Why Content Is King (and Queen)
by Melanie Brandman | July 17, 2017
So, I have something to confess…
I’ve chosen hotels based solely on their Instagram accounts. Crisp, beautiful photos? Clever point of view? Curated and rich landscapes? I’m there.
But chances are, you’ve done the same thing.
Content is the new face to the world. And make no mistake: Instagram feeds are content. So are Facebook statuses, YouTube videos, Snapchat stories, and anything else that showcases your property or location.
With the growing importance of content and social media, The Brandman Agency has announced the launch of its new division, Brandman Digital. Leading this expansion will be our newly appointed Director of Digital Strategy, Tanya Blum. Who will be bringing her expertise in social media, content production, influencer relations, blogging and website design, along with new technology such as virtual and augmented reality to the hospitality industry.
The connection between a consumer and content is incredibly powerful if—and it’s a big “if”—the content is properly executed. But first there are a few dimensions to consider.
The True Meaning of Content
Don’t let the name confuse you. In 2017, social media is media. And people who excel on social, whether writers, photographers, copy editors or designers, are content producers. Meg Nolan, founder of Friend of a Friend Consulting, says worthwhile content is “original, authentic, and informative,” and you must seek out creatives who can guarantee on those three pillars.
Authenticity is key—never force a message. Just because one property perfectly executed a campaign about a pool party doesn’t mean your safari outfitter should attempt the same.
Own Your Channels
Take control over your social channels (Facebook, Twitter, Instagram, the list goes on) and the benefits are threefold: develop your own messaging; forge a tighter connection with consumers; and deepen your brand voice.
How exactly you divvy up responsibilities between PR, marketing or advertising teams is less critical than ensuring your voice stays in tune. “It drives me crazy when I see a brand do carefully curated work on an organic Facebook feed, and then a Facebook ad with a completely different look or copy that sounds off,” says travel and luxury lifestyle consultant Peter Frank, who stresses that excellent communication supports consistent brand messaging.
How You Can Win
Of course, with these new content avenues comes another C word: cost. We’re still in the early days of influencer marketing and multiple platforms, so you must set out achievable, measurable goals and decide what would make the most impact for key stakeholders.
Fashion illustrator and influencer Meagan Morrison (@travelwritedraw) says companies can win by putting together case studies: “Showcase the ROI, and once you start building up those stacks of cases, they can be used to help get people on board.”
Plus, a small reallocation of funds could result in seismic shifts: Instead of a traditional corporate photographer, why not consider a social-first photographer or influencer to capture your brand through a new lens?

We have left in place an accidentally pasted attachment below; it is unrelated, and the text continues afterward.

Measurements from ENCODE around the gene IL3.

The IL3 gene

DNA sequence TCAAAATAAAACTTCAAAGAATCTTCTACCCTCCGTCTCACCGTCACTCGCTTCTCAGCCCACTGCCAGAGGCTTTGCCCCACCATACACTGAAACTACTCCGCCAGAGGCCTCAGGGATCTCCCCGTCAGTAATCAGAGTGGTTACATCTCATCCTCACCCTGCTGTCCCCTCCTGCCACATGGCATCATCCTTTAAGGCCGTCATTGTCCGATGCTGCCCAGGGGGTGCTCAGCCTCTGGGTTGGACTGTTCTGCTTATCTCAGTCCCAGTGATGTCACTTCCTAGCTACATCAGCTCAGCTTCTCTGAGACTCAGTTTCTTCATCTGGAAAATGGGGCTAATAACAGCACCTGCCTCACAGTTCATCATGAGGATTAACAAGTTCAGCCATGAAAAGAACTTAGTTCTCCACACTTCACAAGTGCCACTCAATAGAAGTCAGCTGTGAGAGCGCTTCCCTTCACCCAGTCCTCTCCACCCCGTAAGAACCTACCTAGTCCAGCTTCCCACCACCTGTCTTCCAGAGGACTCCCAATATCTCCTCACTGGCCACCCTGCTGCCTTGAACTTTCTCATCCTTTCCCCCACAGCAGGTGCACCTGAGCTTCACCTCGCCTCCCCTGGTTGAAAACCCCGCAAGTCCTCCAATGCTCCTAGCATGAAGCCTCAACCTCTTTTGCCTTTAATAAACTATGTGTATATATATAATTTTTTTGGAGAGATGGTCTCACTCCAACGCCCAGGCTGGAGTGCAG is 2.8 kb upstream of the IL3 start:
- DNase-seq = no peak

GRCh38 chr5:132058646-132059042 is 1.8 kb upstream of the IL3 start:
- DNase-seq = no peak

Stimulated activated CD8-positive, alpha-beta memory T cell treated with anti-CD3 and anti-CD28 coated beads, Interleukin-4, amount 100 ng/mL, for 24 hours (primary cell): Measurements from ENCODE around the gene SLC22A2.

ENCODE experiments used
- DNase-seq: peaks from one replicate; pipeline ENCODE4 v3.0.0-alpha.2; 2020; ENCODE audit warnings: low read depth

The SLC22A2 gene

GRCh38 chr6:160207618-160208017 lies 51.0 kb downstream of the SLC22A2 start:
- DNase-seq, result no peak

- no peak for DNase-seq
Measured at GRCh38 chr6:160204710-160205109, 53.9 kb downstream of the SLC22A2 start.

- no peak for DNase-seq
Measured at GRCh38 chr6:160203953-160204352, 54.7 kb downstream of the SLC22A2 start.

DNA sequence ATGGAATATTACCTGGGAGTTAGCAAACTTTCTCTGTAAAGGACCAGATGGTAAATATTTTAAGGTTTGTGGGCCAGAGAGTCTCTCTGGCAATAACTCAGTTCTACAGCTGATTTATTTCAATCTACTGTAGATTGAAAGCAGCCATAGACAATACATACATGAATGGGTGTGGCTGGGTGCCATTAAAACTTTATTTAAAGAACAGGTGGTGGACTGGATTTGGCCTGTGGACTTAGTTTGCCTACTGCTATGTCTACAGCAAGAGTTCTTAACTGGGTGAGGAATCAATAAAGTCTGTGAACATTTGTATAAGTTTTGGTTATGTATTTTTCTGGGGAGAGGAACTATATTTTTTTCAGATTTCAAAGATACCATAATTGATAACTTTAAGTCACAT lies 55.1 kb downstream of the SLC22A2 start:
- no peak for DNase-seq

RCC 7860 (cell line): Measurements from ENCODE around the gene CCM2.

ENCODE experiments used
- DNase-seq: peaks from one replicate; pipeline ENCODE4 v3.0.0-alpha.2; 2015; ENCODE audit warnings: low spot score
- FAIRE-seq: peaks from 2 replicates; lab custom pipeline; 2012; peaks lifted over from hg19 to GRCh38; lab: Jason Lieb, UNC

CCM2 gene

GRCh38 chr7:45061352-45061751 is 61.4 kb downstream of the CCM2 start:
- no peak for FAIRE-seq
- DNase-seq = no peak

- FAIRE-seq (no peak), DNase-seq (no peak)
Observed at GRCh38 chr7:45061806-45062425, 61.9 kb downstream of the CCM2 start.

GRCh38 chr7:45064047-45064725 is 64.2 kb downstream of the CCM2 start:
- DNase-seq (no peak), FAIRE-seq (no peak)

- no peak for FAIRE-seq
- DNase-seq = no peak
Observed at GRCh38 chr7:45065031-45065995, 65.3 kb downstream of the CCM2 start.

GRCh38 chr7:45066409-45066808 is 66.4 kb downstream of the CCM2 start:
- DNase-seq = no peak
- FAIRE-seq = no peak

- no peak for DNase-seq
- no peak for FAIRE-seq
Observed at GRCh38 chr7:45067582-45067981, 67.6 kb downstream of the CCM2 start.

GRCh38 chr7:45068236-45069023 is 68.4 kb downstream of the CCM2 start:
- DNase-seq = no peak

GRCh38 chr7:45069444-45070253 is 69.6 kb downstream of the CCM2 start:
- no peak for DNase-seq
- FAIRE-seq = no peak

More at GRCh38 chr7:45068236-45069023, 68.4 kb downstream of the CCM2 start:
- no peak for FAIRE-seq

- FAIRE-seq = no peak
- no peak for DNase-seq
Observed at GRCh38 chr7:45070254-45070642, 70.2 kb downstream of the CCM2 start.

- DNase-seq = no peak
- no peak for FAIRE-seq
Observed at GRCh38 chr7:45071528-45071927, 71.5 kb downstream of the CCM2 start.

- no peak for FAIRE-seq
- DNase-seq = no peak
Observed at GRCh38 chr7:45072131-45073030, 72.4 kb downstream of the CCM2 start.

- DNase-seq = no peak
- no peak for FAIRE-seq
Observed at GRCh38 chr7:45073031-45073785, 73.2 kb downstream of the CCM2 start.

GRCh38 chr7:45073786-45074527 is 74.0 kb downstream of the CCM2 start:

What You’ll Pay
When expenses range from creative ideation and implementation to execution and promotion, content development isn’t one-price-fits-all. However, working with the right, targeted influencers who do their research before stepping on property is crucial. Be prepared to provide them with similar benefits you’d give a journalist, including airfare, hosting, meals, and so on.
Also, remember to look around your own office. You likely already have social media-savvy internal team members who are natural ambassadors for your brand. Don’t ignore them; empower them and listen to their ideas.
Where to Deploy
New to the content game? Build up one channel at a time. Abundance to work with? Create a content calendar and strategically deploy across traditional and social media, brochures, website materials, branding documents, and collateral.
And don’t be afraid to think outside the box. Jason Schmidt and Cory Jacobs, the husband-and-wife team behind Cottage Eight Films, believes short-form video is imperative for social-first marketing. “Our approach is about creating authentic shorts that do not employ the typical drone photography you see so often in travel and lifestyle,” they say. “For us, it’s about communicating what a place feels and sounds like in an editorial and intimate way—and in turn, making you feel you should be there, too.”
Keep the Ball Rolling
If you’re working with an influencer, be clear upfront about who owns the rights to the produced work. The goal is to make content development ongoing and collaborative, rather than a one-off event. The ideal result? Organic content creation authentic to both brands. Great content should have a long tail, whether through multiple executions or a new relationship with a talented creator. Once you master the key facets of creating memorable content—who, what, when, where, and why—you’ll unlock all its benefits.
Tanya Blum recommends that your social media channels “become an online destination where consumers can find unique and creative content that sets you apart. Not only does original content give consumers a reason to check back on your page, it also helps with your SEO strategy.”
And fair warning, if you see me like your property’s gorgeous Instagram photo—I just might be on my way.